COVID-19: What you need to know about traveling to South Africa

COVID-19: What you need to know about traveling to South Africa

These are the regulations that you need to adhere to when traveling to South Africa from another country amid the coronavirus pandemic. 

Traveling during covid-19
Traveling during covid-19 / iStock

Travel and tourism have been affected by the coronavirus that hit South Africa in 2020. 

The government has put in place measures to ensure that it curbs the spread of the deadly virus, which has killed over 80,000 people in South Africa alone. 

With the country being in lockdown level one, some of the travel regulations have been eased and people can travel in and out of South Africa. 

But there are regulations that travellers need to be aware of before making their way in or out of the country. 

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Using the border

The following regulations stated on the government website are for those who will be entering South Africa.

Daily commuters from neighbouring countries who attend or teach at a school in the Republic, and who are allowed entry into and exit from the Republic, are subject to compliance with protocols relating to-

(a) screening for COVID -19 and quarantine or isolation, where necessary;

(b) the wearing of a face mask;

(c) transportation; and

(d) sanitisation and social distancing measures as per the relevant health protocols on safety and prevention of the spread of COVID-19.

READ: "Travel at your own risk'- Naledi Pandor on international travels


Those flying into South Africa from other countries will need to provide a negative COVID-19 test certificate. 

“All international travellers arriving at the above airports must provide a valid certificate of a negative COVID-19 test, recognised by the World Health Organisation, which was obtained not more than 72 hours before the date of travel,” states the South African government website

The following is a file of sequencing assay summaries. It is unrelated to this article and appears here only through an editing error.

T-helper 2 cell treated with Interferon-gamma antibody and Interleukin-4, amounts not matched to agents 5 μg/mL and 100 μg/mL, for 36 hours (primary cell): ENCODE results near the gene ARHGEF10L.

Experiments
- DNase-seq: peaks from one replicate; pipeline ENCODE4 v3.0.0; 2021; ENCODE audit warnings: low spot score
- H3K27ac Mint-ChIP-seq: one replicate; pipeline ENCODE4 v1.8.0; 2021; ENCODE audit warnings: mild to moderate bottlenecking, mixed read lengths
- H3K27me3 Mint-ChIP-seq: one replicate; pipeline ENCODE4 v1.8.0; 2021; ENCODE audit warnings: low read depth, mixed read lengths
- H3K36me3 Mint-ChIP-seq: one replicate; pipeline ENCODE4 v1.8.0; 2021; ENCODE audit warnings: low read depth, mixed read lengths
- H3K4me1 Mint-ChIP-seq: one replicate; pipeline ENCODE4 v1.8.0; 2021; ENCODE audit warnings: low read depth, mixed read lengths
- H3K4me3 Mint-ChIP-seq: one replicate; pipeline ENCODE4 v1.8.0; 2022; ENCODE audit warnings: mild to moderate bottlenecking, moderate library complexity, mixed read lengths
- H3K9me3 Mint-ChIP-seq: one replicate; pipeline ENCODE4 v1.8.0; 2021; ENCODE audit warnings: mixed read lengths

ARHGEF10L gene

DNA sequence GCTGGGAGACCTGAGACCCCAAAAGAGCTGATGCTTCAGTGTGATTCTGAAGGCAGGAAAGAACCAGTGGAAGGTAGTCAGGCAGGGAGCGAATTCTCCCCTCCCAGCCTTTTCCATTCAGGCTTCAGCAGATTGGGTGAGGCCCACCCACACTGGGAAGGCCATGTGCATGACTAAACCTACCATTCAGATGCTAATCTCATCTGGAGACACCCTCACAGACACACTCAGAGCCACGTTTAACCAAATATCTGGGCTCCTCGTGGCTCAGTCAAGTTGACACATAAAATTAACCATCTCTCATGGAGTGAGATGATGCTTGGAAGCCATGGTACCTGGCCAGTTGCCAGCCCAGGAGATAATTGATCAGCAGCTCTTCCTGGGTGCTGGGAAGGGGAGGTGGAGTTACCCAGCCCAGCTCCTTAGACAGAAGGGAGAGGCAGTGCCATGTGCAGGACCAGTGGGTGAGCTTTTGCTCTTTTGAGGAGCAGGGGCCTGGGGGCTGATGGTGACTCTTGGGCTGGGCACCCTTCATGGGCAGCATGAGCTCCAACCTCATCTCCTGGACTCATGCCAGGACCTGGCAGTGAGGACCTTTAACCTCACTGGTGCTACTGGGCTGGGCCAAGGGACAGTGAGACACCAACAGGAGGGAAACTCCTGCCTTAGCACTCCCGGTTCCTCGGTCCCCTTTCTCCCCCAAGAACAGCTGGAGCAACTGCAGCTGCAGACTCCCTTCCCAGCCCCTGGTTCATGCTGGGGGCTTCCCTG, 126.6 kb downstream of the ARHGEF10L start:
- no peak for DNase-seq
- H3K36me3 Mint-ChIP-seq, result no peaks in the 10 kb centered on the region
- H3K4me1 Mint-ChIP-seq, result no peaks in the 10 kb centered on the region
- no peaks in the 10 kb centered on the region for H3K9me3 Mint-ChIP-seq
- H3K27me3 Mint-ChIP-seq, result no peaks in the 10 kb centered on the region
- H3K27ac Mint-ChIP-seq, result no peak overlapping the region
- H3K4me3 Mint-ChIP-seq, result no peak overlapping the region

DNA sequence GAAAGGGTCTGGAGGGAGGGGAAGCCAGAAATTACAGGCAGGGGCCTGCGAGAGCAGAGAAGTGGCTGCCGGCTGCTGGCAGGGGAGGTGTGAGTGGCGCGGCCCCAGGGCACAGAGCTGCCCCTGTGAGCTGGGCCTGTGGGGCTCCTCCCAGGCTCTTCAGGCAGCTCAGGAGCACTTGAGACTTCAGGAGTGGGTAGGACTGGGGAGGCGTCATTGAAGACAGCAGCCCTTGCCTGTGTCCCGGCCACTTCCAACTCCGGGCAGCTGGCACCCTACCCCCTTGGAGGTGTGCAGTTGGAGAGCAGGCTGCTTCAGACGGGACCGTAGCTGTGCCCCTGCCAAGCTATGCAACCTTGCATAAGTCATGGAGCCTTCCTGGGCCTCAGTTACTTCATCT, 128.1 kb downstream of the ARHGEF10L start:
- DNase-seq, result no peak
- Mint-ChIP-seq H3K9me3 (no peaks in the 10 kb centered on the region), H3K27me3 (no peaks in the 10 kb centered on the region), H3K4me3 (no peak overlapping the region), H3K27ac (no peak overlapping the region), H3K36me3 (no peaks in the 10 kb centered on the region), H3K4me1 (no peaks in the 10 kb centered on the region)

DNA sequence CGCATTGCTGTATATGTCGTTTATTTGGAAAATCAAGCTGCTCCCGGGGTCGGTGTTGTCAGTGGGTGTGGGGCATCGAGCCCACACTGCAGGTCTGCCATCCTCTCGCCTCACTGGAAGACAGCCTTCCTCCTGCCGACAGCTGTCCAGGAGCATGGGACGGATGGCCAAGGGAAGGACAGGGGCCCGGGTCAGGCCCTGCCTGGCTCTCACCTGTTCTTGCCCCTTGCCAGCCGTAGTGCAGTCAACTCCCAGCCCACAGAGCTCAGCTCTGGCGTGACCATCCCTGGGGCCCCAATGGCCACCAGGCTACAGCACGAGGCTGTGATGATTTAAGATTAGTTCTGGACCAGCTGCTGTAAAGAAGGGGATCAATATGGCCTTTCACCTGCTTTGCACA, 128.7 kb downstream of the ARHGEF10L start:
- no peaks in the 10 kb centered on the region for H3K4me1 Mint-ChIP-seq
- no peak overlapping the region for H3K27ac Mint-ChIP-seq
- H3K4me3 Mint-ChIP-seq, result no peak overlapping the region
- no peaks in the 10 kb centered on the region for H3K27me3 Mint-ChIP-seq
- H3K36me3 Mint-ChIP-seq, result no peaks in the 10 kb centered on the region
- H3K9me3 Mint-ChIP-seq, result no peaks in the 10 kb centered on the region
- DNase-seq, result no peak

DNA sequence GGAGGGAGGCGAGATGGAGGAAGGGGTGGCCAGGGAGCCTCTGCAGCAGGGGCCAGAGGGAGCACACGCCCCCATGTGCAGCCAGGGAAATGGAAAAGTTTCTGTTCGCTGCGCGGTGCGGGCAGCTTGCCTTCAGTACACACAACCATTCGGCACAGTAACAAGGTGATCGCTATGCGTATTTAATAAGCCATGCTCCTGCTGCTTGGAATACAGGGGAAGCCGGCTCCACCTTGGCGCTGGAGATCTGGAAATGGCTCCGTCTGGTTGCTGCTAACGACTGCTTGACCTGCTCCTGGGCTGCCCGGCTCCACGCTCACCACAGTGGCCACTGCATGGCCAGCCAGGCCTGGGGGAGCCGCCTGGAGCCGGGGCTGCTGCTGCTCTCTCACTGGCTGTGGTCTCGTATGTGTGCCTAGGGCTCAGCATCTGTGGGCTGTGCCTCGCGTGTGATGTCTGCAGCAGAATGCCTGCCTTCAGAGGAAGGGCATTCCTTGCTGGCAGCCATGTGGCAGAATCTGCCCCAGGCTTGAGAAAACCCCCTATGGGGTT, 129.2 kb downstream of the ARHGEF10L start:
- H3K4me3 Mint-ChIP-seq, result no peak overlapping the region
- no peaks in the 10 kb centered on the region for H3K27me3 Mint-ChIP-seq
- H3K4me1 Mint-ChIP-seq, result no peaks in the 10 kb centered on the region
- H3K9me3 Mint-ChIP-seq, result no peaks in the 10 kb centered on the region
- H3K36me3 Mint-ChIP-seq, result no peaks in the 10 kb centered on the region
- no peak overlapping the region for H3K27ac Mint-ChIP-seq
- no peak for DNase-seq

Those who do not have the certificate will be asked to test and isolate for ten days. 

“In the event of the traveller's failure to submit a certificate as proof of a negative COVID-19 test, the traveller will be required to do an antigen test on arrival at his or her own cost and in the event of a traveller testing positive for COVID-19, he or she will be required to isolate him or herself at his or her own cost, for a period of 10 days,” states the government website

To curb the spread of the virus, domestic flight passengers are not allowed to eat onboard. 

The government only permits drinking of water, and an operator conducting a domestic flight is also only allowed to provide bottled water and no catering. 

International passengers are allowed to eat onboard. 

“An operator conducting an international flight is allowed to provide catering on-board the aircraft: Provided that they take all risk mitigation, health and safety measures to contain the spread of COVID -19 including the provision of pre-packed meals,” states the South African government website

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Image courtesy of iStock/ @ronstik

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